After starting it several times and struggling through 300 or so pages I broke down and bought The Book of Javascript (2nd ed) by David Thau. I'm much happier: good clear explanations from the get go, and a focus on javascript as actually used in the world.
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21 of 22 people found the following review helpful By Jeffrey J. Federman on July 21, 2008
Format: Paperback
Short version: Very disappointed by Head First JavaScript ("HFJS"). Loved Head First HTML/XHTML/CSS ("HFHTML"), felt like I retained everything from it immediately, but couldn't figure out why the info in HFJS wasn't sinking in. Turned to web tutorials (better), and finally changed to Simply JavaScript(Sitepoint), a much more clearly written and explained book.

Long version: Less than a month ago, I knew very little about web design, much less any sort of programming. I'd tried to teach myself HTML from a rather dry text perhaps ten years ago, but nothing stuck. But I had a desire to give it another go, and set about finding another HTML book. I settled on HFHTML -- while it took many more pages to explain concepts which other books treated succinctly, the writing was much better in the Head First volume and I guessed I'd retain more from it.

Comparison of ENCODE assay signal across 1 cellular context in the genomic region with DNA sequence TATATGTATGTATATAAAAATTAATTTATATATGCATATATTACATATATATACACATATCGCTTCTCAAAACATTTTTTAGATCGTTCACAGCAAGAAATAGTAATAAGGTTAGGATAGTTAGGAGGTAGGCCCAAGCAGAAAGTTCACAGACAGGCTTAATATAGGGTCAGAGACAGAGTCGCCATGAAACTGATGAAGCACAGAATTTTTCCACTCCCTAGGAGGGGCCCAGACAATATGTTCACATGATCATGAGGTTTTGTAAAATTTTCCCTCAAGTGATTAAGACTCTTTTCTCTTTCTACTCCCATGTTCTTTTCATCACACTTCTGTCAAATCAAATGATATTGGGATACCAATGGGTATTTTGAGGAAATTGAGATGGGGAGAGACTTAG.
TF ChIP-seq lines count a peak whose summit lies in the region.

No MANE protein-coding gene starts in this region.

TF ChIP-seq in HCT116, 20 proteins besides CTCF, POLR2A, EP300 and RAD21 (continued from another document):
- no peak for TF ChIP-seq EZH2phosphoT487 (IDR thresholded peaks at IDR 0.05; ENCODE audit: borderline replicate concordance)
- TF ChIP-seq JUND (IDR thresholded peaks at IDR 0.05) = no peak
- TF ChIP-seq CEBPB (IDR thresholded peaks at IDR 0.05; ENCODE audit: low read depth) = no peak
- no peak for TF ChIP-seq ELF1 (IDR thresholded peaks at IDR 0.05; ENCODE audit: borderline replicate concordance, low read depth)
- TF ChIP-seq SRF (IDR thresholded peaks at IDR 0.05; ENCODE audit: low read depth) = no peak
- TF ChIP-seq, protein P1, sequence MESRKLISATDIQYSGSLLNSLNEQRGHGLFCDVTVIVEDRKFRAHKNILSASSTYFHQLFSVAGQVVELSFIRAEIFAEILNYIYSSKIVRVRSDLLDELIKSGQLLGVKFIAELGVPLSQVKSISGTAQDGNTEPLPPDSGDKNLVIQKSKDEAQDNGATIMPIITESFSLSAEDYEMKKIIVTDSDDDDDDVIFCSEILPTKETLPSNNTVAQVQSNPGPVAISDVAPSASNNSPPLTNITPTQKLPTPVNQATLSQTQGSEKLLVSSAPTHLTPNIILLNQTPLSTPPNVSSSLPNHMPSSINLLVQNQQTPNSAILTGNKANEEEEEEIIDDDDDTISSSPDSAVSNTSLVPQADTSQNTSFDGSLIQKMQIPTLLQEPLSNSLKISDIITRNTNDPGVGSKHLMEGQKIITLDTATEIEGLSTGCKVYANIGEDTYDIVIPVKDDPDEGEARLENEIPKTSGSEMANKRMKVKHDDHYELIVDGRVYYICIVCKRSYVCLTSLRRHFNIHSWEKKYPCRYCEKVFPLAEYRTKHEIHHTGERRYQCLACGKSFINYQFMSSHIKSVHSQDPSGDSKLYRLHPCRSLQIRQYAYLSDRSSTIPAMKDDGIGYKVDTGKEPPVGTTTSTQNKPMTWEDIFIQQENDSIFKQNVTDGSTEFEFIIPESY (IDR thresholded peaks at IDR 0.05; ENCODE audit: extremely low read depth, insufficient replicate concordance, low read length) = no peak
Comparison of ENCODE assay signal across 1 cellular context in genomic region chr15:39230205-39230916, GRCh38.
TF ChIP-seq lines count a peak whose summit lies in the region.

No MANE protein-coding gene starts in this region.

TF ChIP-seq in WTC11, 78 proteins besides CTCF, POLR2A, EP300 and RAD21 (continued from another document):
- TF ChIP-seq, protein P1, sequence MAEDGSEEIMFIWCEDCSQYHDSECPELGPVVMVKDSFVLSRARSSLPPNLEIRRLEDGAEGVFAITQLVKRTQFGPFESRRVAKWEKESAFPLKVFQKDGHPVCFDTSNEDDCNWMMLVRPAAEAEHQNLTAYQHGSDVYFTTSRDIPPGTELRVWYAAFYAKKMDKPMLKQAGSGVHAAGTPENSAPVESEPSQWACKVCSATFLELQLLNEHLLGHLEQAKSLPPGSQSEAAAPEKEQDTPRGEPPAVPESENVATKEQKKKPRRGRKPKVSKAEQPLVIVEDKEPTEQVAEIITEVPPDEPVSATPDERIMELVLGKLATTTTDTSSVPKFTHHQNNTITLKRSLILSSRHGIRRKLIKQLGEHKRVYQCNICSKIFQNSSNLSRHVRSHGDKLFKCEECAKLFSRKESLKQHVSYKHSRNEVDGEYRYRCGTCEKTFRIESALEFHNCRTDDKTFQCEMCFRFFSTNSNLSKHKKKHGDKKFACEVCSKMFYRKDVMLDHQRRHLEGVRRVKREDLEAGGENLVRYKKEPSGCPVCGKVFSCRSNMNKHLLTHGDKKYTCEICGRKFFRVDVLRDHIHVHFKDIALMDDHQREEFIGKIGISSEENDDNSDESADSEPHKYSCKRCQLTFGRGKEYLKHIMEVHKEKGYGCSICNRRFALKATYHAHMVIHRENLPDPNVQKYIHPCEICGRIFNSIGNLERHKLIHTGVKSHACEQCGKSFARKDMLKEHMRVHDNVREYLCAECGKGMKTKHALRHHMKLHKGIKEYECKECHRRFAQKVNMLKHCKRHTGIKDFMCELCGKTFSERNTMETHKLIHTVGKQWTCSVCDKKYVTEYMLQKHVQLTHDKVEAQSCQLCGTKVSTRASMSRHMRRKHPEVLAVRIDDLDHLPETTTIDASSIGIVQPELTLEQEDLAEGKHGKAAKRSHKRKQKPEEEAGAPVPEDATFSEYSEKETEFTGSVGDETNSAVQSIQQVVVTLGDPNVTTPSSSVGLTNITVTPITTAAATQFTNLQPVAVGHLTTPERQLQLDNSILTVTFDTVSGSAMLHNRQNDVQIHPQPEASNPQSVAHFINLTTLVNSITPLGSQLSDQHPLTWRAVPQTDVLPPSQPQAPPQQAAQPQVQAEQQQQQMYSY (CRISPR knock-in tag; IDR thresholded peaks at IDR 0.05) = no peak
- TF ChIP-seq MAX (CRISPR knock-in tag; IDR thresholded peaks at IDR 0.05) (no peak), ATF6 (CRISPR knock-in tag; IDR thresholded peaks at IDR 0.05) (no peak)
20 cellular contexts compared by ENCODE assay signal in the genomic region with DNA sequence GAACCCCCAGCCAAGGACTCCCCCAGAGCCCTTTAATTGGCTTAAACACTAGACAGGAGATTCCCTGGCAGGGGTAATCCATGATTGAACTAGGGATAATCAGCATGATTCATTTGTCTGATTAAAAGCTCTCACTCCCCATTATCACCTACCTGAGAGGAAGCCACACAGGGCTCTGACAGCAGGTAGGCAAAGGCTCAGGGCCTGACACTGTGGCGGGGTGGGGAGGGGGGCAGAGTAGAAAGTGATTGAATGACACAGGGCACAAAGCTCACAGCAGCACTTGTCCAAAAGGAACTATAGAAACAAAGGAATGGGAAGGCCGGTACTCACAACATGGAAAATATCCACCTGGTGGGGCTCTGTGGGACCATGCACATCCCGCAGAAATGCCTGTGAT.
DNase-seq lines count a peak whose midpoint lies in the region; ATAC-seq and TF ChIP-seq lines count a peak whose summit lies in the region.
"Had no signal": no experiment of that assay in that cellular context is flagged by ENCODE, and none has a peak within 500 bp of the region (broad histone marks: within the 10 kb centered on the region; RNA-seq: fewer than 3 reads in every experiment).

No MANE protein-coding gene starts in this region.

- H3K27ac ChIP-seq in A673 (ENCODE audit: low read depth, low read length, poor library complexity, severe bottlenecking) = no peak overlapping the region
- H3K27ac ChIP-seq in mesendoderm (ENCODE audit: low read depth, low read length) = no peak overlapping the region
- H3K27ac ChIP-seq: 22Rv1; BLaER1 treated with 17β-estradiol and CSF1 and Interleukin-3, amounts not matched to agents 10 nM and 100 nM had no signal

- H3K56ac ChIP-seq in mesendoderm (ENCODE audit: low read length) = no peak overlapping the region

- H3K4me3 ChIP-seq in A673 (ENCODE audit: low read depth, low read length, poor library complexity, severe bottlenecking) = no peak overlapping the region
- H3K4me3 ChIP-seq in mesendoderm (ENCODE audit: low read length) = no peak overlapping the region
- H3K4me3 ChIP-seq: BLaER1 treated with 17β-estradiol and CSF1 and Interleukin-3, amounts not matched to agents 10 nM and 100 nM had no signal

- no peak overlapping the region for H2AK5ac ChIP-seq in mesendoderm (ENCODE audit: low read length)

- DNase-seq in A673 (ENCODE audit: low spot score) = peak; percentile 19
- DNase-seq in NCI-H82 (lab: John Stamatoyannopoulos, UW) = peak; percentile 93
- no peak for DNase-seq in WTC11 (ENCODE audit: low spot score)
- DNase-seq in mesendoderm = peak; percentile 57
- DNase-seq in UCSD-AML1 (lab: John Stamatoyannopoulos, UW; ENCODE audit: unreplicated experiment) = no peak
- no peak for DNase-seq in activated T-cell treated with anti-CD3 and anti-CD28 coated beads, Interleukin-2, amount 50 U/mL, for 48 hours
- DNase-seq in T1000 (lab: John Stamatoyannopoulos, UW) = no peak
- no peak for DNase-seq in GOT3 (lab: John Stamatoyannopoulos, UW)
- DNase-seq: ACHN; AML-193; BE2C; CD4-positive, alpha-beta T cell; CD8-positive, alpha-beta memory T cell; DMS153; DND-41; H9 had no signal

It turned out to be a fantastic purchase, I devoured the book and within a week or so became proficient enough at HTML and CSS to code some complex site layouts. Since my latest site required dynamic behavior, JavaScript seemed like the logical next step. Given my positive experience (almost miraculous) with the HFHTML book, my first choice for a JavaScript book was HFJS. The many positive reviews on Amazon reinforced my decision.

When it arrived, I eagerly began from the beginning, skipping nothing (just as I'd done w/HFHTML). Did the quizzes, the crosswords, but from the beginning, things were a little off. In HFHTML, the authors show you where and how to introduce new code in your example pages, but in HFJS, it wasn't even clear whether you were supposed to be coding along, or merely just reading the book's examples.